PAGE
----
Five Things Physicians and Patients Should Question

Released October 29, 2014


Don’t initiate erythropoiesis-stimulating agents (ESAs) in chronic kidney disease (CKD) patients with hemoglobin levels greater than or equal to 100 g/L without symptoms of anemia.

Administering ESAs to CKD patients with the goal of normalizing hemoglobin levels has not demonstrated survival or cardiovascular disease benefit, and may be harmful in comparison to a treatment regimen that delays ESA administration or sets relatively conservative targets (90–110 g/L).


Don’t prescribe nonsteroidal anti-inflammatory drugs (NSAIDS) in individuals with hypertension or heart failure or CKD of all causes, including diabetes.

The use of NSAIDS, including cyclo-oxygenase type 2 (COX-2) inhibitors, for the pharmacological treatment of musculoskeletal pain can elevate blood pressure, make antihypertensive drugs less effective, cause fluid retention and worsen kidney function in these individuals. Other medication prescribed by a healthcare professional may be safer than and as effective as NSAIDs.


Don’t prescribe angiotensin converting enzyme (ACE) inhibitors in combination with angiotensin II receptor blockers (ARBs) for the treatment of hypertension, diabetic nephropathy and heart failure.

When used in combination ACE inhibitors and ARBs are associated with an increased risk of symptomatic hypotension, acute renal failure and hyperkalemia and may increase mortality.


Don’t initiate chronic dialysis without ensuring a shared decision-making process between patients, their families, and their nephrology health care team.

The decision to initiate chronic dialysis should be part of an individualized, shared decision-making process between patients, their families, and their nephrology health care team. This process includes eliciting individual patient goals and preferences and providing information on prognosis and expected benefits and harms of dialysis within the context of these goals and preferences. Limited observational data suggest that survival may not differ substantially for older adults with a high burden of comorbidity who initiate chronic dialysis versus those managed conservatively.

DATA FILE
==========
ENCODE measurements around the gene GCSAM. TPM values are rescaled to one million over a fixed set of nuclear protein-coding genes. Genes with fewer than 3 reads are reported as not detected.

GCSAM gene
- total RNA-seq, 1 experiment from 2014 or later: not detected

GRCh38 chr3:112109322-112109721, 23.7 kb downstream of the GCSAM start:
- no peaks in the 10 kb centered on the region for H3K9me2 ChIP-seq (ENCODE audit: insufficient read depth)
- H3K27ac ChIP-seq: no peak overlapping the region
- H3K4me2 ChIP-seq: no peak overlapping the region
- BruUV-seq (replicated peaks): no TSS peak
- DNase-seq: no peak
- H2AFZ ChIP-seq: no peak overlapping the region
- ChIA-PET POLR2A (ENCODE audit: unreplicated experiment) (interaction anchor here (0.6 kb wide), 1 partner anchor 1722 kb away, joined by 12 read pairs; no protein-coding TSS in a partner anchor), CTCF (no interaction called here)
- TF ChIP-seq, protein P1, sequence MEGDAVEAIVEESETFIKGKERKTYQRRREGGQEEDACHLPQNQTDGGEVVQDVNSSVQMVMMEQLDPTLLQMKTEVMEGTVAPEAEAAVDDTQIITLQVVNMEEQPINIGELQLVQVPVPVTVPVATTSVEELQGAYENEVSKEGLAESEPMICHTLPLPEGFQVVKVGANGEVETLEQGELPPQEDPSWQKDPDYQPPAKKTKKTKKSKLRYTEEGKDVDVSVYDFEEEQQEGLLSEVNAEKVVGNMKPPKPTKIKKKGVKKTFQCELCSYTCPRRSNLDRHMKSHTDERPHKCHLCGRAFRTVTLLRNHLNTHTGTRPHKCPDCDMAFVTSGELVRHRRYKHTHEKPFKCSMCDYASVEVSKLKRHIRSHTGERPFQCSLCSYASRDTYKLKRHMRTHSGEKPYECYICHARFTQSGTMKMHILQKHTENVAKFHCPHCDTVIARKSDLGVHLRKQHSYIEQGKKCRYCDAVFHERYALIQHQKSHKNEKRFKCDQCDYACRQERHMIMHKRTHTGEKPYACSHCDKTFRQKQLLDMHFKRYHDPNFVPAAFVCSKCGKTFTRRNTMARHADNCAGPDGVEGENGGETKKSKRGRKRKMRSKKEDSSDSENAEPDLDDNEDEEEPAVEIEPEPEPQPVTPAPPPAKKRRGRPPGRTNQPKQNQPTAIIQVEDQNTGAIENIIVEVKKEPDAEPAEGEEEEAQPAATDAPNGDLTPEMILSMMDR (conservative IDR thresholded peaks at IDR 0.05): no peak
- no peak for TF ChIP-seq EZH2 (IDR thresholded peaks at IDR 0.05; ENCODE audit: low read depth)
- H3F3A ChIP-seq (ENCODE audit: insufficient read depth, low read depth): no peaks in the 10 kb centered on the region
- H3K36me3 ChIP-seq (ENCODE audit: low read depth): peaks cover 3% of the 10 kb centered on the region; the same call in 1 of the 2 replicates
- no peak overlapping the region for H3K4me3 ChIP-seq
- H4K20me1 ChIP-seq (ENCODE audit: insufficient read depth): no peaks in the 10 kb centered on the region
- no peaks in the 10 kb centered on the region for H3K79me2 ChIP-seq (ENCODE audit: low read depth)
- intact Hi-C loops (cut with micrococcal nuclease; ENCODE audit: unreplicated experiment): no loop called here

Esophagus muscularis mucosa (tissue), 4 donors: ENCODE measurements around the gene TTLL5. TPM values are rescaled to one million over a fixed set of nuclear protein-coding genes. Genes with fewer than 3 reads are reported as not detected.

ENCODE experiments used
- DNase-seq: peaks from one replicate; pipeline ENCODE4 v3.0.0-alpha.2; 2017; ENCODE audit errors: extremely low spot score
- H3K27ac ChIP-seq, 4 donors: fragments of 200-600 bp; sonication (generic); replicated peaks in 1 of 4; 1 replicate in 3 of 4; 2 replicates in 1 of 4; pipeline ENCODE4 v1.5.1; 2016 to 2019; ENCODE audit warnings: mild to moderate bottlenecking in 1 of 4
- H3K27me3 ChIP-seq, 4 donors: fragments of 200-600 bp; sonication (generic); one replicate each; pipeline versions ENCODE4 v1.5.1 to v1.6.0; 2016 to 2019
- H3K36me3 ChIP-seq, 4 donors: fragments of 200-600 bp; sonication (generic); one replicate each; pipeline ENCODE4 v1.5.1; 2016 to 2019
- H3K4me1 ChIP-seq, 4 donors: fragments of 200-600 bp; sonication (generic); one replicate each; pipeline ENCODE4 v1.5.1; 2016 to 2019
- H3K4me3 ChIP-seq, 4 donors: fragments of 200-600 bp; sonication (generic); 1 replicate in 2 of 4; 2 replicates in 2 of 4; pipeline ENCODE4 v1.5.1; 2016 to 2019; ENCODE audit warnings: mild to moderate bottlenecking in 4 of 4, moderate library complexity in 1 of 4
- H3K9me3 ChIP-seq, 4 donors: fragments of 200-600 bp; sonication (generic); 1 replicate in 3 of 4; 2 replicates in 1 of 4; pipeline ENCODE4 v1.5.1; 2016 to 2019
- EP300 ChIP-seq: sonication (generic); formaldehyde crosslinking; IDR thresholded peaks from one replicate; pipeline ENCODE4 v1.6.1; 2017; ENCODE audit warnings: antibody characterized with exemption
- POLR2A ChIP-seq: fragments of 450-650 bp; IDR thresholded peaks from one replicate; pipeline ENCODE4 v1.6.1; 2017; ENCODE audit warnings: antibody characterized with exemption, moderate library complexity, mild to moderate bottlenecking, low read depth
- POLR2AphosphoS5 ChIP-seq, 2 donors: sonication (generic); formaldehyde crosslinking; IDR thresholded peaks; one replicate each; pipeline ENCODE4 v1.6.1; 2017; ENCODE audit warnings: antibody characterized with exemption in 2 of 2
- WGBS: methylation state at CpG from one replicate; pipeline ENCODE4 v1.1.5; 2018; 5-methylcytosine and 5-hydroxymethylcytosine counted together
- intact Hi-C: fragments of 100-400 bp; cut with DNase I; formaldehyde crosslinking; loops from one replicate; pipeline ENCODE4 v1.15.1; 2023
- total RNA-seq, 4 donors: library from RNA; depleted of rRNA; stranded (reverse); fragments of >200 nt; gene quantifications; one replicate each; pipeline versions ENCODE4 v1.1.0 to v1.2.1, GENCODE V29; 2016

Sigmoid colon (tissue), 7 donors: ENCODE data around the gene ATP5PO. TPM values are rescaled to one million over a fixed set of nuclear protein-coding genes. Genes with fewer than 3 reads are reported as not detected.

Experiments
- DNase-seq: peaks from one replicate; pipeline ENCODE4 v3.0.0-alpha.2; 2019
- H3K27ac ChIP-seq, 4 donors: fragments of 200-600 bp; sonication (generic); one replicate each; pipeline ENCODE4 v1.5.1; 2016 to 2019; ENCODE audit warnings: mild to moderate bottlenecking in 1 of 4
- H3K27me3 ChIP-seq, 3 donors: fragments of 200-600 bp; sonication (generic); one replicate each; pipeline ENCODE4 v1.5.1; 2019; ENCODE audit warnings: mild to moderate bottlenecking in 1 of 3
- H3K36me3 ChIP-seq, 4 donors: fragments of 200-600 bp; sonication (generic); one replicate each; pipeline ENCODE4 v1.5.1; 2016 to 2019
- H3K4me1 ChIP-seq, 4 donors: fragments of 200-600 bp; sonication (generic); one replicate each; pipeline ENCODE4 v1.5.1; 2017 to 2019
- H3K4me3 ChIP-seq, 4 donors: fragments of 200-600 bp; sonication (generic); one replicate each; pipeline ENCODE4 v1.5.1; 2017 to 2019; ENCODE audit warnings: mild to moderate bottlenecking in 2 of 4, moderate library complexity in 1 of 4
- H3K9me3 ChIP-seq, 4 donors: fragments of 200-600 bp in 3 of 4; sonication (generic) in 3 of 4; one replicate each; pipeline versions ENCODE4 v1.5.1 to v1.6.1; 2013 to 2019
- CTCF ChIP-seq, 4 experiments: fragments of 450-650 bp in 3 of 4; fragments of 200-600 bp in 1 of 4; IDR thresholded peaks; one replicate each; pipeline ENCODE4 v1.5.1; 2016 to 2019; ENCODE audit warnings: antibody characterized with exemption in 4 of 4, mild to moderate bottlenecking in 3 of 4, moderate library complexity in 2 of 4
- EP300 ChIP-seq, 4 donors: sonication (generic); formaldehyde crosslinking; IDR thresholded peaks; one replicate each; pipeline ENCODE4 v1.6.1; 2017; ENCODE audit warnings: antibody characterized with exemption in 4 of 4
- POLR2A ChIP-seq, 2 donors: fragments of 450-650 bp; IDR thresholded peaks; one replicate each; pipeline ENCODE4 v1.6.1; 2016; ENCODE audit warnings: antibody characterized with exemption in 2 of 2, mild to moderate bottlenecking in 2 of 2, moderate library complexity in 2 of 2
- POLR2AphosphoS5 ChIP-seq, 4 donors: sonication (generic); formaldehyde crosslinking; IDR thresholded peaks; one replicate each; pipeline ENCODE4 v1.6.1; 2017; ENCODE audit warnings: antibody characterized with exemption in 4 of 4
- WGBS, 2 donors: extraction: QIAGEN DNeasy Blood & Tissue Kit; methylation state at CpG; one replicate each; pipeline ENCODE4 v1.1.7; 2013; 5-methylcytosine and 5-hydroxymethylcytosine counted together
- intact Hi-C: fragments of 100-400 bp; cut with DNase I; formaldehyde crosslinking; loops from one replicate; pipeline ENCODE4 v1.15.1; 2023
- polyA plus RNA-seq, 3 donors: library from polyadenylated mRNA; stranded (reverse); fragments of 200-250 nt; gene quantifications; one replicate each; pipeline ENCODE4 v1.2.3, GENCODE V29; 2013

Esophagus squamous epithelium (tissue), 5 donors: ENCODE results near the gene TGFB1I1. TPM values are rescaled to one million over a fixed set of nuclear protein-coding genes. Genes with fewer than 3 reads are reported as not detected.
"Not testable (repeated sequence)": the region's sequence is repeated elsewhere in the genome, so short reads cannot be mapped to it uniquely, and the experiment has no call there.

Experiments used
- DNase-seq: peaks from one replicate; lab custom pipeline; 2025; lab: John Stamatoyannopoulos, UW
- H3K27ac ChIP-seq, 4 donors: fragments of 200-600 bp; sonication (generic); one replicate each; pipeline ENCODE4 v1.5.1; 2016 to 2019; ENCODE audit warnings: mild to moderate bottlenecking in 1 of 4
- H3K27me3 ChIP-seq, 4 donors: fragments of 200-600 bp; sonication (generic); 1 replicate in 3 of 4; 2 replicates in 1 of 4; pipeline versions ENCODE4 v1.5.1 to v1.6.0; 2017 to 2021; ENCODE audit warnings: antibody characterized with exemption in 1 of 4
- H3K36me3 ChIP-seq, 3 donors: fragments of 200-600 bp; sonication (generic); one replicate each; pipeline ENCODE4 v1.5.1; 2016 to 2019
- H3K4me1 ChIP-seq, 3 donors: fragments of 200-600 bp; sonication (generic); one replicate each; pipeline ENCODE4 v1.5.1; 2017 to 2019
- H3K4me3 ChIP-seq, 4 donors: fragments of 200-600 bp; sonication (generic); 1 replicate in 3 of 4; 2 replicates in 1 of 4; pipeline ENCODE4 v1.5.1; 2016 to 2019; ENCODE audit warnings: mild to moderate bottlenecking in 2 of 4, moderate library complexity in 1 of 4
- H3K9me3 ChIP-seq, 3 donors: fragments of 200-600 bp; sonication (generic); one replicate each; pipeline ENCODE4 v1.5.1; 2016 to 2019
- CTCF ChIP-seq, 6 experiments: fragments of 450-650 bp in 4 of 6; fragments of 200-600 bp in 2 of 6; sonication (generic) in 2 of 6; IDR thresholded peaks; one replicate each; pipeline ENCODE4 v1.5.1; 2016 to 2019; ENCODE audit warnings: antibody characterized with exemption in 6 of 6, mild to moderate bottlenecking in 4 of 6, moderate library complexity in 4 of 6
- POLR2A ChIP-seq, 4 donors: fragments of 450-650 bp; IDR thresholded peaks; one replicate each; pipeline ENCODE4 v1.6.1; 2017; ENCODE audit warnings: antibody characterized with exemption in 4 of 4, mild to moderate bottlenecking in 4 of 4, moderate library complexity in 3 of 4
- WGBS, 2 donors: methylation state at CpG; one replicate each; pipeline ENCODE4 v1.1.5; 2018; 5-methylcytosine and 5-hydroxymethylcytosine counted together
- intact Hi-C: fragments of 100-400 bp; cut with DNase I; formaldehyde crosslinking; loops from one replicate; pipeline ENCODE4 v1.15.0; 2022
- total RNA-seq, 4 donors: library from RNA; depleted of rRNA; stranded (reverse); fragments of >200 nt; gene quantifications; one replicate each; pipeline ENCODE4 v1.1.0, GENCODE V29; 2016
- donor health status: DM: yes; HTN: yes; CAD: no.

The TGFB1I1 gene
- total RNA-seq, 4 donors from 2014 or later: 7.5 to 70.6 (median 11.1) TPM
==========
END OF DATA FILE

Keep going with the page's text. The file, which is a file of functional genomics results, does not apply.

Don’t initiate dialysis in outpatients with Stage 5 CKD in the absence of clinical indications.

Initiating chronic dialysis before the appearance of uremic symptoms or other clinical indication is associated with significant burden and inconvenience for the patient without any clinical benefit. Recent guidelines from the Canadian Society of Nephrology recommend that patients with an estimated glomerular filtration rate (eGFR) less than 15 mls/min should be closely followed by their nephrologist and dialysis deferred until symptoms of uremia, volume overload, hyperkalemia or acidosis become an issue or the eGFR drops below 6 mls/min.

How the list was created

The Canadian Society of Nephrology (CSN) established its Choosing Wisely Canada recommendations by striking a Choosing Wisely Working Group from its Clinical Practice Guidelines Committee. The working group created a survey to poll the members of the society, who were asked to vote for 5 tests, 5 investigations and 5 treatments that they felt were overused, misused or had potential to cause harm. Over 400 members were surveyed with a 22% response rate. These responses were collated into themes, and ordered by their frequency of occurrence. Three members of the working group reviewed the list independently; each of whom proposed a top 10 list of recommendations derived from the survey responses. These 3 lists were then reviewed by the working group and a draft top ten list was generated based on the following criteria: strength of evidence; potential for harm; cost saving; frequency of occurrence in clinical practice and pertinence to nephrology. The draft list of ten items was presented at the CSN annual general meeting and members were asked to vote electronically on their agreement with each recommendation. In addition to the membership votes, the working group then considered the strength of evidence and potential for meaningful impact of the recommendations, and a final list of five items was agreed upon. Recommendations 1, 2, and 4 were adapted with permission from the Five Things Physicians and Patients Should Question. © 2012 American Society of Nephrology.



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